Mathematicians remain skeptical, and neither proof has been subjected to a serious analysis.^{[3]} The main objection to his approach comes from a 1998 paper (published two years later) ^{[4]} authored by Brian Conrey and Xian-Jin Li, one of de Branges' former Ph.D. students and discoverer of Li's criterion, a notable equivalent statement of the Riemann hypothesis. Peter Sarnak also gave contributions to the central argument. The paper – which, contrarily to de Branges' claimed proof, was peer-reviewed and published in a scientific journal – gives numerical counterexamples and non-numerical counterclaims to some positivity conditions concerning Hilbert spaces which would, according to previous demonstrations by de Branges, imply the correctness of the Riemann hypothesis. Specifically, the authors proved that the positivity required of an analytic function F(z) which de Branges would use to construct his proof would also force it to assume certain inequalities that, according to them, the functions actually relevant to a proof do not satisfy. As their paper predates the current purported proof by five years, and refers to work published in peer-reviewed journals by de Branges between 1986 and 1994, it remains to be seen whether de Branges has managed to circumvent their objections. He does not cite their paper in his preprints, but both of them cite a 1986 paper of his that was attacked by Li and Conrey. Journalist Karl Sabbagh, who in 2003 had written a book on the Riemann Hypothesis centered on de Branges, quoted Conrey as saying in 2005 that he still believed de Branges' approach was inadequate to tackling the conjecture, even though he acknowledged that it is a beautiful theory in many other ways. He gave no indication he had actually read the then current version of the purported proof (see reference 1). In a 2003 technical comment, Conrey states he does not believe the Riemann hypothesis is going to yield to functional analysis tools. De Branges, incidentally, also claims that his new proof represents a simplification of the arguments present in the removed paper on the classical Riemann hypothesis, and insists that number theorists will have no trouble checking it. Li and Conrey do not assert that de Branges' mathematics are wrong, only that the conclusions he drew from them in his original papers are, and that his tools are therefore inadequate to address the problems in question.
Li released a purported proof of the Riemann hypothesis in the arXiv in July 2008. It was retracted a few days later, after several mainstream mathematicians exposed a crucial flaw, in a display of interest that his former advisor's claimed proofs have apparently not enjoyed so far.^{[5]}
Meanwhile, the apology has become a diary of sorts, in which he also discusses the historical context of the Riemann hypothesis, and how his personal story is intertwined with the proofs. He signs his papers and preprints as "Louis de Branges", and is always cited this way. However, he does seem interested in his de Bourcia ancestors, and discusses the origins of both families in the Apology.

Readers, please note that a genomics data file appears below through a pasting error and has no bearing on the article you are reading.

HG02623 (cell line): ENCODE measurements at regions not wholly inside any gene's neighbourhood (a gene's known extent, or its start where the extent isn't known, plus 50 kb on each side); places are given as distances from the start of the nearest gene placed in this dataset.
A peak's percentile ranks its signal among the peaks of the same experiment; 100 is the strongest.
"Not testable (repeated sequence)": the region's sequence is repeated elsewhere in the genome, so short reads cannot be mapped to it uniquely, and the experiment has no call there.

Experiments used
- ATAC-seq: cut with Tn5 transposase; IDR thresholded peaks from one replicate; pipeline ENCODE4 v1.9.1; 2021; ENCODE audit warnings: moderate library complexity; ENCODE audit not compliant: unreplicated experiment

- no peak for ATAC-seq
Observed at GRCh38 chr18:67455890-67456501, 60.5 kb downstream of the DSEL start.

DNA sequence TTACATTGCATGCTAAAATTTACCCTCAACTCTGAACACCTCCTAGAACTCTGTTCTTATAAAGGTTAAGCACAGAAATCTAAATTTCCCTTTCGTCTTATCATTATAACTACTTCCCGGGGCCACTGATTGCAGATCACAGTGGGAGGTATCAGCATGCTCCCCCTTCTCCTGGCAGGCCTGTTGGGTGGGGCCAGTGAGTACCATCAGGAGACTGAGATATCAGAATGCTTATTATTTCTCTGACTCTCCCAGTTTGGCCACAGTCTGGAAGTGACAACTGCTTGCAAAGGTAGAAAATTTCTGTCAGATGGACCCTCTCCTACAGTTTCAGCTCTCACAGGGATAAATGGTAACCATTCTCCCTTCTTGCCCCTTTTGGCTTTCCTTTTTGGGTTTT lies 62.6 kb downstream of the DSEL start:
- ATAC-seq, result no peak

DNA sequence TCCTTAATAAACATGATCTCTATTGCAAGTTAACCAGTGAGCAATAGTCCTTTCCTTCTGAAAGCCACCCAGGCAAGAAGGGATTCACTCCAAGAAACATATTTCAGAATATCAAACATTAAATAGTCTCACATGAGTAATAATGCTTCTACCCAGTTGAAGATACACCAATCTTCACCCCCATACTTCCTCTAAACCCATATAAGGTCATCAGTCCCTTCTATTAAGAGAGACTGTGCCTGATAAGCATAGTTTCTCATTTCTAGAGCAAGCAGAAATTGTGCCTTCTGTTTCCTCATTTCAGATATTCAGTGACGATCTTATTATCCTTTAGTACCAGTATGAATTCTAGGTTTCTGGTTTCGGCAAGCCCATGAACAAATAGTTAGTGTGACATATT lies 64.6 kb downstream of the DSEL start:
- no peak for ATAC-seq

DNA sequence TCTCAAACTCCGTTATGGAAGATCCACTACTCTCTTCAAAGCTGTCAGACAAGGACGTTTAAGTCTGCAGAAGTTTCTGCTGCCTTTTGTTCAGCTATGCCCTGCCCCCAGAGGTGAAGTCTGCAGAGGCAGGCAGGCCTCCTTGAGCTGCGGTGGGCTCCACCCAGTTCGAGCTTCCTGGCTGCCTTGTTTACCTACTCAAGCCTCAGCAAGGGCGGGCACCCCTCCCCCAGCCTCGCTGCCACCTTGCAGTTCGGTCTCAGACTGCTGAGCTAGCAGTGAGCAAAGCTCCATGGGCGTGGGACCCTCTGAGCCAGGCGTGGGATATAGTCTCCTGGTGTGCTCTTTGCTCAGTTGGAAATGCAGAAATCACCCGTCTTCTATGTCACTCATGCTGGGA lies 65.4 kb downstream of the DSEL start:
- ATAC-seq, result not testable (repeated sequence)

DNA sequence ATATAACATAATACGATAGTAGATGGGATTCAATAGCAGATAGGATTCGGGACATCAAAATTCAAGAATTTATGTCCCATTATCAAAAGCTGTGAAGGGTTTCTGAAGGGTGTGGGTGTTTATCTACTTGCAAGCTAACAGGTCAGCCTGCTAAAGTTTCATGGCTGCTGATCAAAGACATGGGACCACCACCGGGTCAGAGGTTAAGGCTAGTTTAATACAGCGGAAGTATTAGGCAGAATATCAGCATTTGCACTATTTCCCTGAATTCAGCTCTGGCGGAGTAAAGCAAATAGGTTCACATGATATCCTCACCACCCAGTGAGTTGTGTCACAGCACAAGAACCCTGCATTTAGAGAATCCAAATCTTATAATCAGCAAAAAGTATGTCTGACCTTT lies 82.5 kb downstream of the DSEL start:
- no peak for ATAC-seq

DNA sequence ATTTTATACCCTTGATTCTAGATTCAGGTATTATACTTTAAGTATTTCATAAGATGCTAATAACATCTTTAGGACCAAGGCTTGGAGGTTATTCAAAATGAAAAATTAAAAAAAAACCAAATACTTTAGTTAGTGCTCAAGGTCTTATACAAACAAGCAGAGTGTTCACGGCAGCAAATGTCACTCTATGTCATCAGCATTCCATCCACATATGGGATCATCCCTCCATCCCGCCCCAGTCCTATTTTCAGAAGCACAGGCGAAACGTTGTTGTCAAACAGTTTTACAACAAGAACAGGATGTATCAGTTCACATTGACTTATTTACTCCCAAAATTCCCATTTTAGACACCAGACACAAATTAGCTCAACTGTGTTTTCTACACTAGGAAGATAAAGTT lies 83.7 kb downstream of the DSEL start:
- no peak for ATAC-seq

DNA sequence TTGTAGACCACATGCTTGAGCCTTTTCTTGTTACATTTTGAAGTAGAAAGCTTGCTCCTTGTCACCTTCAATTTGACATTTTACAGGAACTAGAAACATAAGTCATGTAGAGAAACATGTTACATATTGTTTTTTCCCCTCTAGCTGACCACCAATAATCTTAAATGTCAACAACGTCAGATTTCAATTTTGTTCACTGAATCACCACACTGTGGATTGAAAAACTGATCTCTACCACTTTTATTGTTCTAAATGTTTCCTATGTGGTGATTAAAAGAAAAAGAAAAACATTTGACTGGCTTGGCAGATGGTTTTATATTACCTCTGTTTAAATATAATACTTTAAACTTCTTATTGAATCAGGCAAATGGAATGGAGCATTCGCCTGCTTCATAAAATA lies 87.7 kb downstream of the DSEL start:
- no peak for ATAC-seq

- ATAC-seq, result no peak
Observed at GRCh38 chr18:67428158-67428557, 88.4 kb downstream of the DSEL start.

The particular analysis tools he has developed, although largely successful in tackling the Bieberbach conjecture, have been mastered by only a handful of other mathematicians (many of whom have studied under de Branges). This poses another difficulty to verification of his current work, which is largely self-contained: most research papers de Branges chose to cite in his purported proof of the Riemann hypothesis were written by himself over a period of forty years. During most of his working life, he published articles as the sole author.
The Riemann hypothesis is one of the deepest problems in all of mathematics. It ranks among one of the six unsolved Millennium Prize Problems. A simple search in the arXiv will yield several claims of proofs, some of them by mathematicians working at academic institutions, that remain unverified and are usually dismissed by mainstream scholars. A few of those have even cited de Branges' preprints in their references, which means that his work has not gone completely unnoticed. This shows that de Branges' apparent estrangement is not an isolated case, but he is probably the most renowned professional to have a current unverified claim.
Two named concepts arose out of de Branges' work. An entire function satisfying a particular inequality is called a de Branges function. Given a de Branges function, the set of all entire functions satisfying a particular relationship to that function, is called a de Branges space.
He has released another preprint on his site that claims to solve a measure problem due to Stefan Banach.
Awards and honors
In 1989 he was the first recipient of the Ostrowski Prize and in 1994 he was awarded the Leroy P. Steele Prize for Seminal Contribution to Research.
In 2012 he became a fellow of the American Mathematical Society.^{[6]}
See also
- Scattering theory – used by de Branges in his early approach to the Riemann hypothesis.
- Peter Lax
References
- ^ A proof of the Riemann Hypothesis Archived September 20, 2013, at the Wayback Machine.
- ^ Kvaalen, Eric (January 14, 2016). "Commentary on work of Louis de Branges".
- ^ Karl Sabbagh (2004). The Strange Case of Louis de Branges. London Review of Books, 22 July 2004
- ^ Conrey, J.B.; Li, Xian-Jin (2000) A note on some positivity conditions related to zeta and L-functions. International Mathematical Research Notices 2000(18):929–40 (subscription required; an abstract can be found here and a 1998 arXiv version here).
- ^ [0807.0090] A proof of the Riemann hypothesis
- ^ List of Fellows of the American Mathematical Society, retrieved 2012-11-10.
External links
- O'Connor, John J.; Robertson, Edmund F., "Louis de Branges de Bourcia", MacTutor History of Mathematics archive, University of St Andrews.
- Louis de Branges at the Mathematics Genealogy Project
- Papers by de Branges, including all his purported proofs (personal homepage, includes list of peer-reviewed publications).